Partnering up Strategically

Roger Simmons

Partnering up with any design studio could be a difficult challenge. We set the tone with understanding the goals between the two parties and how to outline the desires, deliverables and expectations in the nicest way possible.

Your innerrelationships are the heat source of all creativity within a product. The bestadvice one can give, is to be open to new ideas and say yes. Generally, whenthere is confidence in the room, ideas will seem nonsensical. There may bepitches such as a crazy way to video your new product or perform a massivesocial media stunt, it might sound risky but jump in.

 

In regards tocrafting prototypes and digital products, therein lies unique circumstances forcreatives. Creatives are gifted in the fact that they can quickly imagine aproduct and prototype it. They tend to intertwine stories and fascinate aboutthe usability, the look, the feel. As this is a gift it is also a curse. Ourinner relationship with ourselves can be suffocating. We must on a daily basistest our products among sample groups. We must talk to potential clients and wehave to get out of our every day and meet new people.

 

Beyond ourselvescomes relationship building. Working with a team has said to be crucial forcreatives at every level. With the decision made to start a project or agencysolo or with a team there is consensus to have a partner. "Going in tofreelancing and working for yourself sounds really nice on paper, but I dothink that if you jump straight to it, you could possibly miss out on someopportunities afforded to you in working as part of a larger whole" saidJustin Mezzell continuing by suggesting that inner development will comenatural as you work with people.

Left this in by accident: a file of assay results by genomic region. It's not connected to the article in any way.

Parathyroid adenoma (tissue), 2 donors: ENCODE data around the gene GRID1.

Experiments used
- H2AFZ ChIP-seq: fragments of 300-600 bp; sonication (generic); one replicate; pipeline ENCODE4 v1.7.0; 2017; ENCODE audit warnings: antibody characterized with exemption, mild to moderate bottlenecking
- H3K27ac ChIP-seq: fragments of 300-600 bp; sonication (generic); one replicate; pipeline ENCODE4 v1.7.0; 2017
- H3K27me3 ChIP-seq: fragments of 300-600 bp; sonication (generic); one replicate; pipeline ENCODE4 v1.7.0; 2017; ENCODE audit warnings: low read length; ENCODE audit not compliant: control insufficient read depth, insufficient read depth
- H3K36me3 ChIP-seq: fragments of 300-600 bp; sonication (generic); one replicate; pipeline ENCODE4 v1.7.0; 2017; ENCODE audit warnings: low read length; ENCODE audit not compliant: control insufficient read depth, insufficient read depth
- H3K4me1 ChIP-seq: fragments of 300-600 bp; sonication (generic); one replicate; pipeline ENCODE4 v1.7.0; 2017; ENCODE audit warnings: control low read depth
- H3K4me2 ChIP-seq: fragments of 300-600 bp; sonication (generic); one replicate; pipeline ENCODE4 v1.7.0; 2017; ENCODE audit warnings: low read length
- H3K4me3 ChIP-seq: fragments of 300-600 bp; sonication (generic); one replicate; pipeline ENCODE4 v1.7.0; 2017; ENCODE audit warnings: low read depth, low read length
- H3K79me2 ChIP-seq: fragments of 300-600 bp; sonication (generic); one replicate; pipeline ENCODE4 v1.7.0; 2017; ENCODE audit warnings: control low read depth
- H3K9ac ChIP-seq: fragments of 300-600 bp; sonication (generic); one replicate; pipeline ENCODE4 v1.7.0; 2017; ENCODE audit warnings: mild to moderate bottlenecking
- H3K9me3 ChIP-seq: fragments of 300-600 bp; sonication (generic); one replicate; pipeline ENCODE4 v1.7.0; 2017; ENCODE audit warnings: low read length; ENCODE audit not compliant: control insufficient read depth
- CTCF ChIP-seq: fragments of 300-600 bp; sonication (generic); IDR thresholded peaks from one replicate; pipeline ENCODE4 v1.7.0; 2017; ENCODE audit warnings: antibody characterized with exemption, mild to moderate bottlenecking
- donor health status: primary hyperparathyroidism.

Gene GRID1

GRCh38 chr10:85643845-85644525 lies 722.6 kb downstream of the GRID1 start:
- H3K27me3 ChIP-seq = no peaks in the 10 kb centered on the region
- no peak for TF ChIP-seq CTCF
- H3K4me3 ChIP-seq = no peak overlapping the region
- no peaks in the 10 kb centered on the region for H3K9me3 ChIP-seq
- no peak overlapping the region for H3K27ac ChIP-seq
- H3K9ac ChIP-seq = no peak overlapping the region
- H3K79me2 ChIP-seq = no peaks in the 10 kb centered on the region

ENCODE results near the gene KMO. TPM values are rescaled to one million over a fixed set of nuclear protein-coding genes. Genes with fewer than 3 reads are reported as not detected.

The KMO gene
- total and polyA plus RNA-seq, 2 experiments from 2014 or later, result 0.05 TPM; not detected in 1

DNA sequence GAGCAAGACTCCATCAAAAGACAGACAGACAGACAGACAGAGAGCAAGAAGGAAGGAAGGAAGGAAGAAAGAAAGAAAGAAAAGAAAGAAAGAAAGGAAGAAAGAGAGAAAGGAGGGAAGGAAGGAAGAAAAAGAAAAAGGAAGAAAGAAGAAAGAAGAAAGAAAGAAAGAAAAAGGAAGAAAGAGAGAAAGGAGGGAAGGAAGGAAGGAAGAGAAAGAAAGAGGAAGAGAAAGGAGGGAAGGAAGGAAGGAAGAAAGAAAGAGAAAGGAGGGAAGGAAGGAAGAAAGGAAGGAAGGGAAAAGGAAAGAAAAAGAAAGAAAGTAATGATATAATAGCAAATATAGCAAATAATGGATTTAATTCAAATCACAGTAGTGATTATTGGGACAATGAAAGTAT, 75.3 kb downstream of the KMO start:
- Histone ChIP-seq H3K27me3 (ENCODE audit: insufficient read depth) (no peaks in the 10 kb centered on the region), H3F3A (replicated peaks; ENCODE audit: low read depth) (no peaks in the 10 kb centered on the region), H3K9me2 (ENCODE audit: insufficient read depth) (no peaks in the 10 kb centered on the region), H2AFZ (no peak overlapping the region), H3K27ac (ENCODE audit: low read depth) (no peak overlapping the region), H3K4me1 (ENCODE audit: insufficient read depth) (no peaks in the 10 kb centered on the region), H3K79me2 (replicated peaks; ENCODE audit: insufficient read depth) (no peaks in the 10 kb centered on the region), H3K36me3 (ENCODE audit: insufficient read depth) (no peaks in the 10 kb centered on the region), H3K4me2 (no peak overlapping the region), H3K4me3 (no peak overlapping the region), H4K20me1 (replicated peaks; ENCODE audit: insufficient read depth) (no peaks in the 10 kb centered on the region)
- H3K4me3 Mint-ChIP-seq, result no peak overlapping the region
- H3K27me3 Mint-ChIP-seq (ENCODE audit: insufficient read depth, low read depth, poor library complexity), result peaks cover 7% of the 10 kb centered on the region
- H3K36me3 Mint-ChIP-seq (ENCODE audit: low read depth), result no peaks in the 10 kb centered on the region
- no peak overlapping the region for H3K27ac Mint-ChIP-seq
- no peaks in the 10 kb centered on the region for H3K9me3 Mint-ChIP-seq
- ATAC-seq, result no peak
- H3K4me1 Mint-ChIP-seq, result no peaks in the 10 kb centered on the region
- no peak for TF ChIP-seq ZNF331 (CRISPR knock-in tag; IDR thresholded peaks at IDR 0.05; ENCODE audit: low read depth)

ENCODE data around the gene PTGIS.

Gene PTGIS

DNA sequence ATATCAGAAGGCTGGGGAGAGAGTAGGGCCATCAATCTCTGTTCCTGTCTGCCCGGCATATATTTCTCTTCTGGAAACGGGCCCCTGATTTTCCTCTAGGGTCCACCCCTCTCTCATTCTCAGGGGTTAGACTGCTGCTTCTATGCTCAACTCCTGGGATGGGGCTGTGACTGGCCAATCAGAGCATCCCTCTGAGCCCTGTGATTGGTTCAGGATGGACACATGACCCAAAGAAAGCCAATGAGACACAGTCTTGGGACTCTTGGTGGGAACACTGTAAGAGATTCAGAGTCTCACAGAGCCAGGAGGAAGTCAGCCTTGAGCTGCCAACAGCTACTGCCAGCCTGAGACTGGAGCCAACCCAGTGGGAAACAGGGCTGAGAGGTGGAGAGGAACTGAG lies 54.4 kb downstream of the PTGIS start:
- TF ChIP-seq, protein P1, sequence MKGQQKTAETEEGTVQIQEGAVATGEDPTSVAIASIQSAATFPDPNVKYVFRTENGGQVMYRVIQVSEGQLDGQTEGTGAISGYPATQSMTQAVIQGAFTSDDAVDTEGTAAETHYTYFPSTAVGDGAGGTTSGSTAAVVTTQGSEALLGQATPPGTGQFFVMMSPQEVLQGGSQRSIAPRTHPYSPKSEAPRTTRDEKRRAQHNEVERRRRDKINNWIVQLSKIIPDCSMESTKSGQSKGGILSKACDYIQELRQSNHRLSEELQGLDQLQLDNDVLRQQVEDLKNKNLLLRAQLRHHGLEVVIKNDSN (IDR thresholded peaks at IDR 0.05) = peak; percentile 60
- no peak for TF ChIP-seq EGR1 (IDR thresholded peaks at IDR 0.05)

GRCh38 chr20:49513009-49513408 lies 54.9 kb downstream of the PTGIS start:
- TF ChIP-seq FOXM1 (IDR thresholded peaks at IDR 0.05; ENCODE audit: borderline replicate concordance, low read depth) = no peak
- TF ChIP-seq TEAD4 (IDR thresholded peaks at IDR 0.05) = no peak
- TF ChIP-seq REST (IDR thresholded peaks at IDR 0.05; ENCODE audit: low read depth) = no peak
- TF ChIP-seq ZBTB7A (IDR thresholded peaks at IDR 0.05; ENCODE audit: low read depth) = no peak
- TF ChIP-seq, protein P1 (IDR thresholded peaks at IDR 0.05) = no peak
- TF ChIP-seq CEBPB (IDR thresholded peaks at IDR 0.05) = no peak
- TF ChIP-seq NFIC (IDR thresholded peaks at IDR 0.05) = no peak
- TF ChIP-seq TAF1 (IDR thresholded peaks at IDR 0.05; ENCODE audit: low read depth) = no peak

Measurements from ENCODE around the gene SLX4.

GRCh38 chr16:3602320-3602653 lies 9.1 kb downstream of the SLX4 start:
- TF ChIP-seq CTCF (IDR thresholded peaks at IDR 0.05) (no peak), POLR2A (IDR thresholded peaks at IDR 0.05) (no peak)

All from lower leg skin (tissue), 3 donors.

Working with peoplehas its distinct hurdles. Working with the particular designer and developerrelationship may at times seem like your walking up Mount Everest. But whendevelopers and designers work in unison and form a unique bond, they can createmagic with their collective efforts. "It is crazy how much the developmentprocess can foster creativity", said Drew Wilson. Bradley Bussolini spokethe same about meeting his developer Anton, " We work really well togetherand together we have grown. I am lucky to have found someone that can advancemy creativity and together we challenge each other".

 

THE COMPLEXITRELATIONSHIP: DESIGNERS & DEVELOPERS

Conventionally,developers have a technical look at product development. Designer's recognizingthat there are many ways that products can be made and must be committed to thetime spent learning. It is been said that transparency between every particularfacet of the design must be highlighted. Using wire framing techniques, attimes are not enough.  

 

There are manyexclusions, but usually the mystery behind one group is like an enigmatic tothe other - nonetheless both the designers and developers will form a uniquerelationship together, fostering skills that the other needs to fill the void.As a baseline, breakthrough products always start out very simple, highlightingone or two features max. Designers at the beginning should make every effort tobuild sterile models that anybody could understand. From there its generallycertain that more than one designer and developer will contribute to the piece,whether its outsourcing or network cross-pollination. Going into any project atfirst should start with a simple prototype. Use arrows and prototyping toolssuch as Invision greatly advances the dialogue.